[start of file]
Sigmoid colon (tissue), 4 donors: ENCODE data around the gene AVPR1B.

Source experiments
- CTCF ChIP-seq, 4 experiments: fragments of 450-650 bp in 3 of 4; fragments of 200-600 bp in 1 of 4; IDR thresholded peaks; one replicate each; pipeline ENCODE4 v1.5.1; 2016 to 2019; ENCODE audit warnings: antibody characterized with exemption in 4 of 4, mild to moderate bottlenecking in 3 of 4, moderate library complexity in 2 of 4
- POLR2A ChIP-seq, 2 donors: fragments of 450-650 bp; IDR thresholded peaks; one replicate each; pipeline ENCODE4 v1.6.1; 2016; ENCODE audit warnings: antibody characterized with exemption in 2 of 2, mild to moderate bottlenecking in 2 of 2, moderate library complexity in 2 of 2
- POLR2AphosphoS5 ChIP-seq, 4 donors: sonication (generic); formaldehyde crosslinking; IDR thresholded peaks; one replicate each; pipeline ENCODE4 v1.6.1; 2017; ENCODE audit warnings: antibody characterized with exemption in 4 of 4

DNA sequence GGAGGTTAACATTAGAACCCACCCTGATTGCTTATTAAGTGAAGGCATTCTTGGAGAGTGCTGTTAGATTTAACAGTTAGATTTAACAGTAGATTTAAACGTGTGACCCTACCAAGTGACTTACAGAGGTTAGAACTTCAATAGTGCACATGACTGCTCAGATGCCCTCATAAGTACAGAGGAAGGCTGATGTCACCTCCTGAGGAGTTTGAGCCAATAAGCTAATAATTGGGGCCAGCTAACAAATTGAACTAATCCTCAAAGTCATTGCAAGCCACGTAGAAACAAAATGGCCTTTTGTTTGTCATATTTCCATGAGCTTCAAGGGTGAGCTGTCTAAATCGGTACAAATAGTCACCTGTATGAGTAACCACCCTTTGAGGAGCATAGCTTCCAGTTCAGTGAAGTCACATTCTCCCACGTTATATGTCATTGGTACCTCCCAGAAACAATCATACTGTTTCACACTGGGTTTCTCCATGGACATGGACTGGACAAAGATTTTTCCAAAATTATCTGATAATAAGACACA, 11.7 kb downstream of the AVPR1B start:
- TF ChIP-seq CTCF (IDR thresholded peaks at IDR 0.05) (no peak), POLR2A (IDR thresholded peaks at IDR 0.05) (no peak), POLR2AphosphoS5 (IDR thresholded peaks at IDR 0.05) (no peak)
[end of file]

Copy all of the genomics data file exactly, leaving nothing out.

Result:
Sigmoid colon (tissue), 4 donors: ENCODE data around the gene AVPR1B.

Source experiments
- CTCF ChIP-seq, 4 experiments: fragments of 450-650 bp in 3 of 4; fragments of 200-600 bp in 1 of 4; IDR thresholded peaks; one replicate each; pipeline ENCODE4 v1.5.1; 2016 to 2019; ENCODE audit warnings: antibody characterized with exemption in 4 of 4, mild to moderate bottlenecking in 3 of 4, moderate library complexity in 2 of 4
- POLR2A ChIP-seq, 2 donors: fragments of 450-650 bp; IDR thresholded peaks; one replicate each; pipeline ENCODE4 v1.6.1; 2016; ENCODE audit warnings: antibody characterized with exemption in 2 of 2, mild to moderate bottlenecking in 2 of 2, moderate library complexity in 2 of 2
- POLR2AphosphoS5 ChIP-seq, 4 donors: sonication (generic); formaldehyde crosslinking; IDR thresholded peaks; one replicate each; pipeline ENCODE4 v1.6.1; 2017; ENCODE audit warnings: antibody characterized with exemption in 4 of 4

DNA sequence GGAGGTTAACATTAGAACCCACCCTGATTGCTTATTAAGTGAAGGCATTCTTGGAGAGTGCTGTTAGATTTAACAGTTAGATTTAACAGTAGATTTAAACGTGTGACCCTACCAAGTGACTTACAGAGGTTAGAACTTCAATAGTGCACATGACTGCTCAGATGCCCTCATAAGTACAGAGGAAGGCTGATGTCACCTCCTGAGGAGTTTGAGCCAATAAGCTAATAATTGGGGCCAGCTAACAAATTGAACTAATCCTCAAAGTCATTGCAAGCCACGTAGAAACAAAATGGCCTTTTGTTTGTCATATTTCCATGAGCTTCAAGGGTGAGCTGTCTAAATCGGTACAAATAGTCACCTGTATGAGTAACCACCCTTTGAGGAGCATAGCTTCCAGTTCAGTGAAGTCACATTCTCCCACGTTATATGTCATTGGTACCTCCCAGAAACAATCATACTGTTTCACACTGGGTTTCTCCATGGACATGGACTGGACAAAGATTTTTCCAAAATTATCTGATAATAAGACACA, 11.7 kb downstream of the AVPR1B start:
- TF ChIP-seq CTCF (IDR thresholded peaks at IDR 0.05) (no peak), POLR2A (IDR thresholded peaks at IDR 0.05) (no peak), POLR2AphosphoS5 (IDR thresholded peaks at IDR 0.05) (no peak)